Employee Benefits Compliance, State-Specific Information

Clarifications to California’s Paid Leave Law for Organ and Bone Marrow Donors

Governor Brown recently signed Senate Bill 272 , which amends California Labor Code section 1510 by making the following clarifications (effective immediately) to California’s existing Paid Leave Law for organ and bone marrow donors:
  • Business days, not calendar days, are to be used in complying with the existing requirement to provide 5 days of paid leave for bone marrow donors and 30 days of paid leave for organ donors;
  • The one-year measurement period within which the paid leave is required does not begin anew each January 1, but instead begins for each employee as of the date the employee first takes paid donor leave;
  • Donor leave cannot be treated as a break in continuous service for the purpose of paid time off. Existing law already prohibits treating donor leave as a break in service for purposes of salary adjustments, sick leave, vacation leave, annual leave or seniority.
  • ”Paid time off” is added to the list of accrued but unused types of leave an employer can require an employee to use before receiving paid donor leave. Thus, an employer can now require employees to use up to five days of accrued but unused sick leave, vacation leave, or paid time off or up to two weeks of same for organ donation.
S.B. 272 states that it is “declaratory of existing law,” which means it is effective upon enactment. Gov. Brown signed the bill on August 1, 2011.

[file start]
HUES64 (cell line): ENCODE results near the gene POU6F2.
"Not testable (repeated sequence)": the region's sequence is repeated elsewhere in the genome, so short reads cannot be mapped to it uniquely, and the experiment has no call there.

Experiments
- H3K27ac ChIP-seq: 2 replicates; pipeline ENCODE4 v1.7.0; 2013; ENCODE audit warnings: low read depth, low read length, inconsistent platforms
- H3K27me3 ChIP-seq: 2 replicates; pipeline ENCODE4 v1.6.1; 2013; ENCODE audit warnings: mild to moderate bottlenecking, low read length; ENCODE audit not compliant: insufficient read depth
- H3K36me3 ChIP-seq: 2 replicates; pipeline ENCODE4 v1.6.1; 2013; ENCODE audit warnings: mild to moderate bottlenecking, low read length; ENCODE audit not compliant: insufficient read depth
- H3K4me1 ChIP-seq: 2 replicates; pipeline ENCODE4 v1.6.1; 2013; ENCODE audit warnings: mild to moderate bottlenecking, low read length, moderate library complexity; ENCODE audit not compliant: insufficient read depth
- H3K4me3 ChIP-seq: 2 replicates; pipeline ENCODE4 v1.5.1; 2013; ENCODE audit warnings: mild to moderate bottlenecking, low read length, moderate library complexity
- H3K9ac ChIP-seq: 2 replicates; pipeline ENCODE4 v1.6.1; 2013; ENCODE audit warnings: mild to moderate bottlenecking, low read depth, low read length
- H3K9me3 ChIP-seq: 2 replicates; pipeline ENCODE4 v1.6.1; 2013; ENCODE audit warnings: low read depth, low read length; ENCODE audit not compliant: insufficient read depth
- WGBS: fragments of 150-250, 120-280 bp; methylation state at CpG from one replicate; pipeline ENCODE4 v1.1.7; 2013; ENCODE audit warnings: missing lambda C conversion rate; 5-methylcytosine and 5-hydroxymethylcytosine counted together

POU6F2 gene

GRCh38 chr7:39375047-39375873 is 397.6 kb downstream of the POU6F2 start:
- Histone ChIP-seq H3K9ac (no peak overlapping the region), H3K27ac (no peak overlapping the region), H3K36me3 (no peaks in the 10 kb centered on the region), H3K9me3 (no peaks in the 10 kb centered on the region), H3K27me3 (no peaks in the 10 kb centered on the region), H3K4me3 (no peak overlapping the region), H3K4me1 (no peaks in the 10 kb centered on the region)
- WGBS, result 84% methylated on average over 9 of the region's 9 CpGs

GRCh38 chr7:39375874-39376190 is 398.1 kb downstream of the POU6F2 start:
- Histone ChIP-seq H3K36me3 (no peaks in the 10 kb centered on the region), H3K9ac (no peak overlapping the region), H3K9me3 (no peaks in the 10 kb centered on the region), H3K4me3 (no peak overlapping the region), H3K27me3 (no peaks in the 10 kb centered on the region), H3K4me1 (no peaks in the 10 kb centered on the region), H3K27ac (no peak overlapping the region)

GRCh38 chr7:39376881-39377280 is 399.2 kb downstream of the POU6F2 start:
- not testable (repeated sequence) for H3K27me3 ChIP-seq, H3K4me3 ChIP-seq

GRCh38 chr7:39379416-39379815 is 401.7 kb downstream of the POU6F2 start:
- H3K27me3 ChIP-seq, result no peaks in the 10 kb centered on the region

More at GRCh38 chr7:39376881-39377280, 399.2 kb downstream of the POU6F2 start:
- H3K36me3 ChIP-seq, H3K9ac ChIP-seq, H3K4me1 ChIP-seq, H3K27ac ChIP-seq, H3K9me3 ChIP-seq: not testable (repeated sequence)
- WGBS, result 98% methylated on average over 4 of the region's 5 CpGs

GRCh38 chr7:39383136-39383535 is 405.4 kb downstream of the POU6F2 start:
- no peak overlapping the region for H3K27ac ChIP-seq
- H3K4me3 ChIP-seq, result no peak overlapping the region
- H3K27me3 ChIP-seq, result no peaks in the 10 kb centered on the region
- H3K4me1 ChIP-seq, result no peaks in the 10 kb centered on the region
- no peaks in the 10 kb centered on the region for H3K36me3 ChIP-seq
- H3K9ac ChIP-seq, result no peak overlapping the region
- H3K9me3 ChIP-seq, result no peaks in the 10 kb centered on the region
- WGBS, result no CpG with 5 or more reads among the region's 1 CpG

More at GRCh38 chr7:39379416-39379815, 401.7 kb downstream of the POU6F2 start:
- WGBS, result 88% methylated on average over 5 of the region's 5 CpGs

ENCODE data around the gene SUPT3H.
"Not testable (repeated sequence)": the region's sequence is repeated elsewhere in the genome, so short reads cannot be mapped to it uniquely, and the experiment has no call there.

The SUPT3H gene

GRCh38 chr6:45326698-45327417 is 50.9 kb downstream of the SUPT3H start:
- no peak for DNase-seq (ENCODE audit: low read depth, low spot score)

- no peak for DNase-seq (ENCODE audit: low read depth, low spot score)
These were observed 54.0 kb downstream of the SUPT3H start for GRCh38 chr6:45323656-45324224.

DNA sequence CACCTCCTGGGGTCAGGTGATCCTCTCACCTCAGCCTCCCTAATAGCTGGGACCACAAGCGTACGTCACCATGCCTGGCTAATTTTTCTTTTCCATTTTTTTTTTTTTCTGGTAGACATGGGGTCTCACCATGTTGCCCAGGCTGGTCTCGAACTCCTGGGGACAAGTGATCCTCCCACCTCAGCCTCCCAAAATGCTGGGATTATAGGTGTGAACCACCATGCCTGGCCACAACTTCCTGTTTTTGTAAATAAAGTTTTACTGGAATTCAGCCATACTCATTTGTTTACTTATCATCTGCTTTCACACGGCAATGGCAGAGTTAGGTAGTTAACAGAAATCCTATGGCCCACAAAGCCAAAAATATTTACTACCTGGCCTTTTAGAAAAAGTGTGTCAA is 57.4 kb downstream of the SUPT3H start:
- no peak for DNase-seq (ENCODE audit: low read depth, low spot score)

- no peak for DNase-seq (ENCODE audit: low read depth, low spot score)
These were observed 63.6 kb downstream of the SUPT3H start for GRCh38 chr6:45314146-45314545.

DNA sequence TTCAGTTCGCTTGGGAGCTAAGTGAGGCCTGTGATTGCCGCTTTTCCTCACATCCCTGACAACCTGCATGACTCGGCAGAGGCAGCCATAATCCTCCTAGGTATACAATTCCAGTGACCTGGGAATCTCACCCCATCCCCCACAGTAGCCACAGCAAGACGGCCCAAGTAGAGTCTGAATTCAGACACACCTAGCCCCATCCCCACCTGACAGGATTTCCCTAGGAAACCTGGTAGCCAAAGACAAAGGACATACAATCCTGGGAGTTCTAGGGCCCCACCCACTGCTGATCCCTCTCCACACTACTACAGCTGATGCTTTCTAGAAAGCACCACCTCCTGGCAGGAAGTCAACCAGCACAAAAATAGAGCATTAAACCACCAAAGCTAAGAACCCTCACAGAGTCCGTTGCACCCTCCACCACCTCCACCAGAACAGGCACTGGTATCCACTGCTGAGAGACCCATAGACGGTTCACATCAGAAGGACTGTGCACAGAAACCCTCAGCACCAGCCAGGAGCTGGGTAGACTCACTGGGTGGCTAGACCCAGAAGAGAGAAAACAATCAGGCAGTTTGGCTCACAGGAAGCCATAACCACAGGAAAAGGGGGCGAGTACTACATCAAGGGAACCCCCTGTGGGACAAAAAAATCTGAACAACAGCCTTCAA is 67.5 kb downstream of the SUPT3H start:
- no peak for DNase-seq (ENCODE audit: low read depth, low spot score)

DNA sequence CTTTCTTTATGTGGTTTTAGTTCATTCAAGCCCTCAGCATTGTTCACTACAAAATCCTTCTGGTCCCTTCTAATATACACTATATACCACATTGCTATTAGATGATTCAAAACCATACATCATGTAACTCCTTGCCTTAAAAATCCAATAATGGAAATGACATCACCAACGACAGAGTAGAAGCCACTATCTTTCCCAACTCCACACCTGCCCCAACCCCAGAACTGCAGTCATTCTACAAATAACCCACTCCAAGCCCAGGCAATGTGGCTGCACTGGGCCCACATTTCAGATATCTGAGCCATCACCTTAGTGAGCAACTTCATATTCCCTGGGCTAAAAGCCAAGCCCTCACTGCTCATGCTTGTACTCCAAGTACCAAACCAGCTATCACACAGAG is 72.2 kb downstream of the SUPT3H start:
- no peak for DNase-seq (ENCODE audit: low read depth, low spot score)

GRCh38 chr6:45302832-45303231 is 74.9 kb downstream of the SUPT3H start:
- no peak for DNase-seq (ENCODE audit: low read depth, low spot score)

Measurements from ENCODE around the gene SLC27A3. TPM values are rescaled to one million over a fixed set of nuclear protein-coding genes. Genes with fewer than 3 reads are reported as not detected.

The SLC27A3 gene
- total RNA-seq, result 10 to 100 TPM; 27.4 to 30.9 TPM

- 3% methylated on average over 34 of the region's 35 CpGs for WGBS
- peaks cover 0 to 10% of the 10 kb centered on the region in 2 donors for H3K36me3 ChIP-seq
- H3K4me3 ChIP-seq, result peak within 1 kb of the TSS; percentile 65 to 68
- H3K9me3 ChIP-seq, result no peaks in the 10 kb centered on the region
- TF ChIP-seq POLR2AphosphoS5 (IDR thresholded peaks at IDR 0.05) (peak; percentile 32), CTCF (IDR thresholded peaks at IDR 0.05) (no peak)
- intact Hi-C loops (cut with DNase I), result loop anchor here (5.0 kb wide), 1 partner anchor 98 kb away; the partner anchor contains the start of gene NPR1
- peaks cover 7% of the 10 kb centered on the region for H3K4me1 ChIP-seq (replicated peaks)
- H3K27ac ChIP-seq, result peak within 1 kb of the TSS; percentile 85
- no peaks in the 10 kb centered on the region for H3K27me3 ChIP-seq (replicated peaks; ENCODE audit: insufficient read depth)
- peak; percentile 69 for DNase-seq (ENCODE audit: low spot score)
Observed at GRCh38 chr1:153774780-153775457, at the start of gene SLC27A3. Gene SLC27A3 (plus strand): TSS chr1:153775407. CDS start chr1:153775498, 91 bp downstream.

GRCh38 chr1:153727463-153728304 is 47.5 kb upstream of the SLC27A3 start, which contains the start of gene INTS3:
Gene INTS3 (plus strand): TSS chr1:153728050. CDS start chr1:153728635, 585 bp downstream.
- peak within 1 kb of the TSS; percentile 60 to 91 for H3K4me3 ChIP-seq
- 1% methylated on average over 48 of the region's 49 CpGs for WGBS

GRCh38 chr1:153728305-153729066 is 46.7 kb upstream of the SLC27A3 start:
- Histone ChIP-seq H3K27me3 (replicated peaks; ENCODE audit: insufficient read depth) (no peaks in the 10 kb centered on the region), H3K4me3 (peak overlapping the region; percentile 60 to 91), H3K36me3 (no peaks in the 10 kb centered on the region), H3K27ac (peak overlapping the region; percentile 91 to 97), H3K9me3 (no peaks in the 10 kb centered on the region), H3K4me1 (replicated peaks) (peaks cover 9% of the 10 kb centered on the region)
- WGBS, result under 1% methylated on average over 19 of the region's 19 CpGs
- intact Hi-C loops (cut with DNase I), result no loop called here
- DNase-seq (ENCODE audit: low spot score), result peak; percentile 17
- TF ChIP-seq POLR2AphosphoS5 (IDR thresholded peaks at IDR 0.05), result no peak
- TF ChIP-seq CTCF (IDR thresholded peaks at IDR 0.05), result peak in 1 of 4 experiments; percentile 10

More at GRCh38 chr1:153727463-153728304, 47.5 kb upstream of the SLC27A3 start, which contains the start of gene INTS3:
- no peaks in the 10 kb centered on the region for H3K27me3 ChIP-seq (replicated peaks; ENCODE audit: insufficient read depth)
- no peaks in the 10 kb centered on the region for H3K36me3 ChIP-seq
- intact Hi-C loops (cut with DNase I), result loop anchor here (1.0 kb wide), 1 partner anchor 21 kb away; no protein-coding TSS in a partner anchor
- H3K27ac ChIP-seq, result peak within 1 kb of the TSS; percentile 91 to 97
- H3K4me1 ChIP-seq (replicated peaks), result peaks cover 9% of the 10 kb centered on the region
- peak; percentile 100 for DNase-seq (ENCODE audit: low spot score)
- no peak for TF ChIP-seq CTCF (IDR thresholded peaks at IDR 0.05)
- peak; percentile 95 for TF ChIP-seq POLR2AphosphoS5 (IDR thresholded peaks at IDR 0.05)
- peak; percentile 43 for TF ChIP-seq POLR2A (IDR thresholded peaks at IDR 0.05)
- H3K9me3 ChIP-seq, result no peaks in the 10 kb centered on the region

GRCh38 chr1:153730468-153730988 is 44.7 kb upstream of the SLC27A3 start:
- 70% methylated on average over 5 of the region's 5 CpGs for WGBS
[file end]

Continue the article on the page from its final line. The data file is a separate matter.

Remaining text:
Since January 1, 2011, California Paid Donor Leave requirements have applied to employers who have at least 15 employees in California. The law requires an employer not only to continue to pay regular compensation during the leave, but also to continue to make its regular contributions toward the cost of group health coverage for the employee (and family, if enrolled). Employers are prohibited from retaliating against an employees for taking such leave. Donor leave may be taken intermittently or as one continuous leave. The paid donor leave entitlement is separate from, and not concurrent with, any leave entitlement under the federal Family and Medical Leave Act (FMLA) or the California Family Rights Act (CFRA). See Leavitt’s Benefits Compliance Bulletin dated March 1, 2011 for additional background information. Click here.

Next Steps for Employers

  • Update leave policies and benefits policies to make sure they are in compliance with the new requirements and clarifications
  • Update leave request forms
  • Train supervisors and manager about the new clarifications
Contact your Leavitt benefits consultant if you need assistance.